- The Washington Times - Wednesday, July 25, 2001

Conductor boycott sought by Israel
JERUSALEM — An Israeli parliamentary committee yesterday urged the country's cultural bodies to boycott world-renowned conductor Daniel Barenboim for performing music by Richard Wagner.
Mr. Barenboim, a Jew who was born in Argentina but grew up in Israel, conducted a piece by Wagner with the prestigious Berlin Staatskapelle at the Israel Festival on July 7.
Wagner's music is unofficially banned in Israel because the 19th-century German composer was Hitler's favorite.

'Stupid' tourists befriend killer sharks
ADELAIDE, Australia — Australia may change laws "to protect people too stupid to protect themselves" after sightseers clambered on a floating dead whale and patted great white sharks eating the carcass, a senior official said yesterday.
South Australian state Environment Minister Iain Evans said he will ask his department to consider regulations preventing people from coming within 109 yards of a dead whale. At present, the law keeps people that distance only from a live whale.
Mr. Evans said he was shocked at the disregard the tourists showed for their own safety when they were caught on film this week patting the sharks near Cape Jervis, 60 miles south of Adelaide.

Whaling nations block sanctuary effort
LONDON — Efforts to create whale sanctuaries in southern parts of the Atlantic and Pacific oceans failed yesterday, as Japan and its pro-whaling allies defeated nations worried about protecting whale populations.
Japan and the others have been pushing for an end to the 15-year ban on commercial whaling, and advocates of the sanctuaries argued at the International Whaling Commission conference that they would have provided needed protection should the ban ever be lifted.
Pro-whaling countries — Japan, Norway, Iceland and their allies in the Caribbean and other poor areas — said sanctuaries are unnecessary.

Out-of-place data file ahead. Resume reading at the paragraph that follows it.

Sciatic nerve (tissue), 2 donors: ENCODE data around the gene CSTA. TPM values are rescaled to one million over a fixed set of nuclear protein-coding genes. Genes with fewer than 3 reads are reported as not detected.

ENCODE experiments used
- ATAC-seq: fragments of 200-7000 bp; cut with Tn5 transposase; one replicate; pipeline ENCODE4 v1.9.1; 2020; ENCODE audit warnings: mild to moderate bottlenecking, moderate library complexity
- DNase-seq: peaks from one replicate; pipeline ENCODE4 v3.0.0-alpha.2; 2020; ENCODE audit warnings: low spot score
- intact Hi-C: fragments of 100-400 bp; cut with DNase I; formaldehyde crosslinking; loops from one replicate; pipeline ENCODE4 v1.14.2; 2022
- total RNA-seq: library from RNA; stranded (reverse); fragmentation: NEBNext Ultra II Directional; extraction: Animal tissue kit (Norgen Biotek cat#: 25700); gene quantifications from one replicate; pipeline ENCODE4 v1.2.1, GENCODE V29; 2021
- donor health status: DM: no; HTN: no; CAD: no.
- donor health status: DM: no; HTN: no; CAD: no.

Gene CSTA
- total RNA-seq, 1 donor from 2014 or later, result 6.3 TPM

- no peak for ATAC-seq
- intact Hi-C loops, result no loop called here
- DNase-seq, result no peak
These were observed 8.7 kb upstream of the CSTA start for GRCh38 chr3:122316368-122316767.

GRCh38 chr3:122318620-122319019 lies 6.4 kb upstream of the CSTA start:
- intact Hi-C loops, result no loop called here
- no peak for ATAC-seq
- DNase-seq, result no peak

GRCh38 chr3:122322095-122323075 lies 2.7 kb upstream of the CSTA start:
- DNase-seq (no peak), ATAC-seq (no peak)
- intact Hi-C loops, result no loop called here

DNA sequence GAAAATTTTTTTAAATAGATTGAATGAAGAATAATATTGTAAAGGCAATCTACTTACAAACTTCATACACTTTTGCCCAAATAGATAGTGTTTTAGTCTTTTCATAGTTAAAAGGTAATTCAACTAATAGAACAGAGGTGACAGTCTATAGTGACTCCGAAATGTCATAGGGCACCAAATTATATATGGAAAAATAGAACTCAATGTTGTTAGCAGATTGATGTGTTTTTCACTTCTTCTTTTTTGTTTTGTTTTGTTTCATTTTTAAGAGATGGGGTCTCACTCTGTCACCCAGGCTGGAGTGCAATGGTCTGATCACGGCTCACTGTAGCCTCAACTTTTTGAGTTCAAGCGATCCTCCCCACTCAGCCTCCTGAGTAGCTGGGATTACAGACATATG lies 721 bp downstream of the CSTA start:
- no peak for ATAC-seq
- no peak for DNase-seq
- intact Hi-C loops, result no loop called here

Chile quake kills one, injures three
SANTIAGO, Chile — A strong earthquake rocked northern Chile early yesterday, killing one person and leaving three injured in remote Andean villages, authorities said.
The tremor just after midnight had a preliminary magnitude of 6.5, the government's Emergency Office said.
Hours later, another tremor shook central Chile, including the capital city of 5.3 million people, causing no injuries or damage.

Mandela begins cancer treatment
JOHANNESBURG — Former South African President Nelson Mandela has prostate cancer and was to begin seven weeks of radiotherapy yesterday, his doctor said.
His spokeswoman, Zelda la Grange, announced earlier that Mr. Mandela, 83, had been diagnosed with prostate cancer, adding in a statement: "The cancer is not of a high grade and should not decrease Mr Mandela's life span."
Mr. Mandela's urologist, Dr. Louis Gecelter, said Mr. Mandela would visit a clinic once a day for seven weeks of 10- to 15-minute treatment sessions on newly imported and state-of-the-art equipment.

Mugabe defends land seizures
HARARE, Zimbabwe — President Robert Mugabe said yesterday that his campaign to seize private, mostly white-owned land was a crusade to empower blacks across Africa.
In an address to Parliament, Mr. Mugabe described the government's land seizures as "our last struggle for the decolonization of our country and our continent."
The seizure plan has been declared illegal by the nation's courts and has led many Western countries and groups to freeze aid and loans to Zimbabwe.
Since March 2000, ruling party militants have illegally occupied 1,700 white-owned farms, demanding they be confiscated and given to landless blacks. At the same time, the government has targeted more than 4,500 properties for confiscation without compensation.

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